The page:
On the hunt (updated)

Teachers in ATR pool get first temporary assignment of many

The Department of Education gave out temporary assignments yesterday to nearly 2,000 teachers who are on the city payroll but who do not have permanent jobs in schools.

That didn’t stop dozens of teachers from lining up outside the Brooklyn Museum yesterday afternoon for one of the last hiring fairs before school starts next week. Members of the Absent Teacher Reserve, the pool of teachers whose positions have been cut, mostly due to budget cuts or school closures, received special invitations to the job fair from the DOE, encouraging them to be “proactive” in their job search.

If those teachers are not offered jobs this week, they will be asked to rotate between different schools on a weekly basis as substitute teachers, according to an arrangement made by the teachers union and the DOE earlier this summer to avoid teacher layoffs. In previous years, ATRs were typically assigned to one school for the entire year to cover for absent teachers.

There were 1,940 teachers in the ATR pool as of Aug. 19. Typically, the pool shrinks in the first weeks of the school year as principals hasten to fill open positions.

Those who logged into the job portal for excessed teachers yesterday morning found information on what schools to report to in September.

English teacher Jerome Madramootoo, who was excessed after the city began phasing out Jamaica High School in June, said he was assigned to work at Newtown High School in Queens next month, but given no specific information about what he would be doing there.

Madramootoo said he hoped it would be teaching English, his license area. But he said he wondered what impact he could make on a temporary basis. He came to the job fair armed with a copy of the high school year book he helped produce at Jamaica High School in 2010. He said he wouldn’t be able to lead long-term projects like year books as a substitute teacher.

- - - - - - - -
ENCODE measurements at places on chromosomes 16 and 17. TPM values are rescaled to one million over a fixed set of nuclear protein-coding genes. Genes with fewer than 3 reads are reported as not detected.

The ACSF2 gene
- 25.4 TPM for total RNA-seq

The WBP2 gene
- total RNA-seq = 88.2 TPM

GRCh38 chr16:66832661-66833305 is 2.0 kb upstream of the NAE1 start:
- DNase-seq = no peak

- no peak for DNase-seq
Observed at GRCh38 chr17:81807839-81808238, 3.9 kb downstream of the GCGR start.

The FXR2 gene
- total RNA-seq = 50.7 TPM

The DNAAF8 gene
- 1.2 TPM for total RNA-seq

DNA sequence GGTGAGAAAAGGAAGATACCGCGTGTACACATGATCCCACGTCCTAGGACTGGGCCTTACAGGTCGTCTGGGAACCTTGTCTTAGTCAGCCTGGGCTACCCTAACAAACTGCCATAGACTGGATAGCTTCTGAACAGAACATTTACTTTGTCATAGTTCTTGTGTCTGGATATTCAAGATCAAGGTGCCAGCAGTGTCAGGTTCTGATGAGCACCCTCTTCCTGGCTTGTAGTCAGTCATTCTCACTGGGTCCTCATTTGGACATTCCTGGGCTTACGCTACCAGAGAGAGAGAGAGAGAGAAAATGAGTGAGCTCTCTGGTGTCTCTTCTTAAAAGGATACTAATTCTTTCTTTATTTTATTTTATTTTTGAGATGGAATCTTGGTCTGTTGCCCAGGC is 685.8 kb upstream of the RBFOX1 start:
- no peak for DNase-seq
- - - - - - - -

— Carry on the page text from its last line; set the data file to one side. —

“The only benefit is that you still have your salary,” he said. “But who would you learn more from, a teacher you had for the full year, or a teacher you had for a half year, or a week? I can’t finish a novel with you, I can’t get into poetry with you in just a week.”

He decried the lack of stability in the new ATR system, and said it hurts students by denying them regular access to qualified teachers.

“You can’t bond with students if there’s no stability. This agreement is not about the students at all.”

Other teachers at the job fair said they were willing to take their chances on the weekly substitute teaching assignments, even though they acknowledged that their experience would be wasted.

“I feel like I’m robbing the kids,” said one Brooklyn elementary school teacher whose position, which she held for five years, fell victim to last-minute budget cuts.

She said this job fair was her first, and she deliberately did not make much of an effort to find a new position.

“I got an assignment for September at a middle school, but I teach elementary school,” she said. “And [a colleague] told me that at the beginning of the year, you don’t really do anything because there aren’t very many teachers absent anyway. If the DOE doesn’t take this seriously, why should I?”

 

Correction: A previous version of this article stated that the job fair was intended for excessed teachers only. According to DOE officials, other people  were also invited to attend.

What's Your Education Story?

As the 2018 school year begins, join us for storytelling from Indianapolis educators

PHOTO: Dylan Peers McCoy/Chalkbeat
Sarah TeKolste, right, and Lori Jenkins at a Teacher Story Slam, in April.

In partnership with Teachers Lounge Indy, Chalkbeat is hosting another teacher story slam this fall featuring educators from across the city.

Over the past couple of years, Chalkbeat has brought readers personal stories from teachers and students through the events. Some of our favorites touched on how a teacher won the trust of her most skeptical student, why another teacher decided to come out to his students, and one educator’s call to ramp up the number of students pursuing a college education.